Multipolygon and polygon plot with GeoJSONDataSource

I’ve been having lots of success geoplotting points with Bokeh, but have now run into an issue trying to plot polygons and multi polygons where even the most basic plot times out (having left it for hours now). It’s my first time using GeoJSONDataSource and I think it’s time I asked for help. I carefully plotted a GeoPandas DataFrame of the below format. I’d upload the geojson because all the data was publicly available but it’s outputting a 162.8 MB file which I’m thinking might be the problem? Or do I have to treat the multi-polygons and polygons differently? The polygons are Canadian electoral districts.

type(data_CAN)
geopandas.geodataframe.GeoDataFrame

data_CAN.shape
(293, 3)

	POP	    Bool	geometry
0	2731571	True	MULTIPOLYGON (((7239903.869 950427.517, 723992...
1	2463431	True	MULTIPOLYGON (((4042996.157 2027876.066, 40452...
2	1942044	True	MULTIPOLYGON (((7632208.177 1268333.720, 76321...
3	1498778	True	POLYGON ((4660000.566 2031508.140, 4661063.386...
4	1381739	True	MULTIPOLYGON (((7194207.560 947086.957, 719435...

Following a couple good examples online, I’m wondering why the code block hangs and won’t display in the notebook. I’m using Bokeh 2.0.2 with Python 3.8.2 in an VSCode workspace with an up to date Jupyter client and core installed.

This completes:

# Create Bokeh Data Structure
sourceG = GeoJSONDataSource(geojson = data_CAN.to_json())

But then hangs here:

output_notebook()

plot = figure(
    title="Area Weighted Mean : Canada",
    plot_height = 600,
    plot_width = 800
    )

plot.patches(
    "xs",
    "ys",
    source = sourceG, 
    line_color = "black",
    line_width = 0.1
    )

show(plot)

It very well may be that it’s not doing anything and it just threw an exception - either on the Python or on the JS side.

Please provide a minimal runnable example with the data that reproduces the issue.

Unfortunately even posting a couple geojson entires is over the character limit for the forums and I don’t have anywhere I can post and link a sample file.

However, I did learn something from the exercise.

Taking the first 20 out of 293 does plot. However, it does really look like Canada.

Does that mean the problem is with the size of the GeoPandas Dataframe itself? I was under the impression bokeh was quite robust for large file sizes. But these are really complex polygons. Should I look at downsampling the polygons? I let it render in the cell for an hour and it never gave an error.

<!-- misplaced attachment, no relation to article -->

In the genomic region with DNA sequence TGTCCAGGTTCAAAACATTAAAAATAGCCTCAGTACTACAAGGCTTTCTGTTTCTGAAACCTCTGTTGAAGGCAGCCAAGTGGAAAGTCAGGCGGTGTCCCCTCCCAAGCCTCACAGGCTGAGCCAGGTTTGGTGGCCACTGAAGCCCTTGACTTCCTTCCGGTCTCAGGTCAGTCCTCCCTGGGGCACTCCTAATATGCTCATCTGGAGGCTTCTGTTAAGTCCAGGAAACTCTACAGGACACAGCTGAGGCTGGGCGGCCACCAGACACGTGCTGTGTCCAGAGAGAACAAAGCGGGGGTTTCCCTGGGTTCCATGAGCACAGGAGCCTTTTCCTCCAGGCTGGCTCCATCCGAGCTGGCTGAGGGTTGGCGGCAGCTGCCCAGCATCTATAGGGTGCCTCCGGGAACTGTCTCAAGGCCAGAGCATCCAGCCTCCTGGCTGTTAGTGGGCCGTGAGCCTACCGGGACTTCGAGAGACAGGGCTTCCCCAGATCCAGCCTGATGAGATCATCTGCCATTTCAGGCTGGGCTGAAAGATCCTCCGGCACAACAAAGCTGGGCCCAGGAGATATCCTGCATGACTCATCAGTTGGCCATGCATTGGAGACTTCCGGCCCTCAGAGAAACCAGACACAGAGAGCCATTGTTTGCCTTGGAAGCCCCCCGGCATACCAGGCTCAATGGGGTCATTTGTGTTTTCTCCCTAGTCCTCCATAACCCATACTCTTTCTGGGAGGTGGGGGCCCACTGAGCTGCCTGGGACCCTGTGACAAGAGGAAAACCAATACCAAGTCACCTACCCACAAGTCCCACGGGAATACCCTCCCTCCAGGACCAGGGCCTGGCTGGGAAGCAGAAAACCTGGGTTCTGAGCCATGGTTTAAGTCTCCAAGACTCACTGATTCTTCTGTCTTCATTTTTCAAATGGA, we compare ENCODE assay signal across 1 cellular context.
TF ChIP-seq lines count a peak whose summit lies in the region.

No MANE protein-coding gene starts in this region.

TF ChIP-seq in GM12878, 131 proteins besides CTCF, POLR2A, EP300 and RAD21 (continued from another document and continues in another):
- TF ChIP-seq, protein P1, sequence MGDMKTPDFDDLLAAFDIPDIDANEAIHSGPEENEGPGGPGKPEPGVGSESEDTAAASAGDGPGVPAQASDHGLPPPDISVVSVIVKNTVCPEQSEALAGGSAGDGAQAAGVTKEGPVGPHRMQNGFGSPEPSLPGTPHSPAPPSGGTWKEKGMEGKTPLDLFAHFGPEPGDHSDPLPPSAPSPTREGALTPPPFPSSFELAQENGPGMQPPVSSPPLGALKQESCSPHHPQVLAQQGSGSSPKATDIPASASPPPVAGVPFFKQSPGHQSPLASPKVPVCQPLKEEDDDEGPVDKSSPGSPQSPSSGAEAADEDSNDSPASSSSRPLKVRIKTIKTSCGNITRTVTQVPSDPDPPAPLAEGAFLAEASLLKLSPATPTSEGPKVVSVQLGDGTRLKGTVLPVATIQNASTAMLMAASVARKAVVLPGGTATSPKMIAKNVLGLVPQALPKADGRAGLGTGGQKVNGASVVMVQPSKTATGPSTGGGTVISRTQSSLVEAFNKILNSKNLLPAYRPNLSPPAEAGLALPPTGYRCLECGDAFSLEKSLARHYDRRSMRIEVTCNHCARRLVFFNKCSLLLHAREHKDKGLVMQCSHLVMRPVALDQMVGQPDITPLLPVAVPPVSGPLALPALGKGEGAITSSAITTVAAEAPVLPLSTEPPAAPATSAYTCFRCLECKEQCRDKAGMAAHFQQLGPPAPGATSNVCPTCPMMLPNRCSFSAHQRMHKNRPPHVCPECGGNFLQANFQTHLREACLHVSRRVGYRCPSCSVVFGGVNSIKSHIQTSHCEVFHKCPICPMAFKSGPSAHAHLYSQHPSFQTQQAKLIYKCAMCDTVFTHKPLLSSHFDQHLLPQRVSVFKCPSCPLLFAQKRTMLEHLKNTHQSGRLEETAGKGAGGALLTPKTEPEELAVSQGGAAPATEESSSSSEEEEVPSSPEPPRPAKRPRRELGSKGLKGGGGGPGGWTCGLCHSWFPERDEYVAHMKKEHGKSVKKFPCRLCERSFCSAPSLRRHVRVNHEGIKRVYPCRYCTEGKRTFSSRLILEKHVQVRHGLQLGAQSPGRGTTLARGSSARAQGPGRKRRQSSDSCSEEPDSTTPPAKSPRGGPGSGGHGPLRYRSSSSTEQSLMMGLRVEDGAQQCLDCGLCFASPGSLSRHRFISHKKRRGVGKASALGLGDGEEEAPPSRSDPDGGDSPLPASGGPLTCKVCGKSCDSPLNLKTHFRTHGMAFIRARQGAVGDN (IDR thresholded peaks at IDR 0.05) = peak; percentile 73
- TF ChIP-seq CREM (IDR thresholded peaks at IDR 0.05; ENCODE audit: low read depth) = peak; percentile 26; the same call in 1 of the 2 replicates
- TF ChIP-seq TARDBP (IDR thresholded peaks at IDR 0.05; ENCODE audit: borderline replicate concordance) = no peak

Or is it more likely I have invalid entries that are triggering it to time out?

@BBirdsell gists are good place to quickly share things: https://gist.github.com/

I will say up front that this many polygons/points may simply be too taxing. Bokeh prioritizes interactivity and being able to drill down into data, but the tradeoff there is that all the data has to be sent to the browser. This is much m ore expensive (size wise) than say sending a rendered image. Tho it is possible there is some usage issue or other change that might improve things. But it’s hard to do more than speculate without a full code sample to run and experiment with, @p-himik has noted.

Note that Datashader now supports rendering polygons, and HoloViews or hvPlot can be used to construct Datashader-rendered polygon plots in Bokeh, allowing you to work with much larger polygonal datasets than would be practical in Bokeh itself. See e.g. https://anaconda.org/jonmmease/datashader_spatialpandas/notebook .

2 Likes

Hmmm… it even has dask integration… I think I’ll investigate this route because I have an even bigger viz of the US counties to try next. Thanks for the info.

@James_A_Bednar1 can that notebook be moved or copied out of the personal account and in to some kind of project account?

Gist certainly seems like an interesting product. Finally had time to upload a sample dataset. I don’t dare do more than 50 entries of the over 200. But its there in the raw if thats helpful.

I assume that spatialpandas works similarly to geopandas? I wasn’t able to find a description of their differences but got errors when trying to install them in the same conda env.

https://gist.github.com/BBirdselllab/4f38c78ad87bd5f93c1933badc5a13d9

What are those coordinates? They obviously aren’t lat/lon but I guess they don’t seem like the right order of magnitude for web-mercator either. Also, probably the most relevant question: what is the total number of points?

It looks like the Canadian census divisions to me, which can be downloaded at the link below. The projection is EPSG:3347.
https://www12.statcan.gc.ca/census-recensement/2011/geo/bound-limit/bound-limit-2016-eng.cfm

Other than that I agree with what has been said earlier. The level of detail in the data is massive overkill, it can never be shown on screen at once. Some options would be:

  • simplify
  • rasterize
  • load in chunks (based on extent/ zoom-level)

There are sections in the data which have a vertex every 20 to 30 meters or so, even (more or less) straight lines are sampled like that. Great as raw data, but that’s not something you want to visualize, regardless of the library you use. Due to all the straight administrative lines, you should be able to simplify it a lot without sacrificing much detail.

Oh good grief… I don’t think I realized the resolution was that small. I’ll go and try to simplify the paths a bit because I’m pretty comfortable with geopandas and don’t need to analyze the paths directly. Are there any good resources online you’d recommend to follow?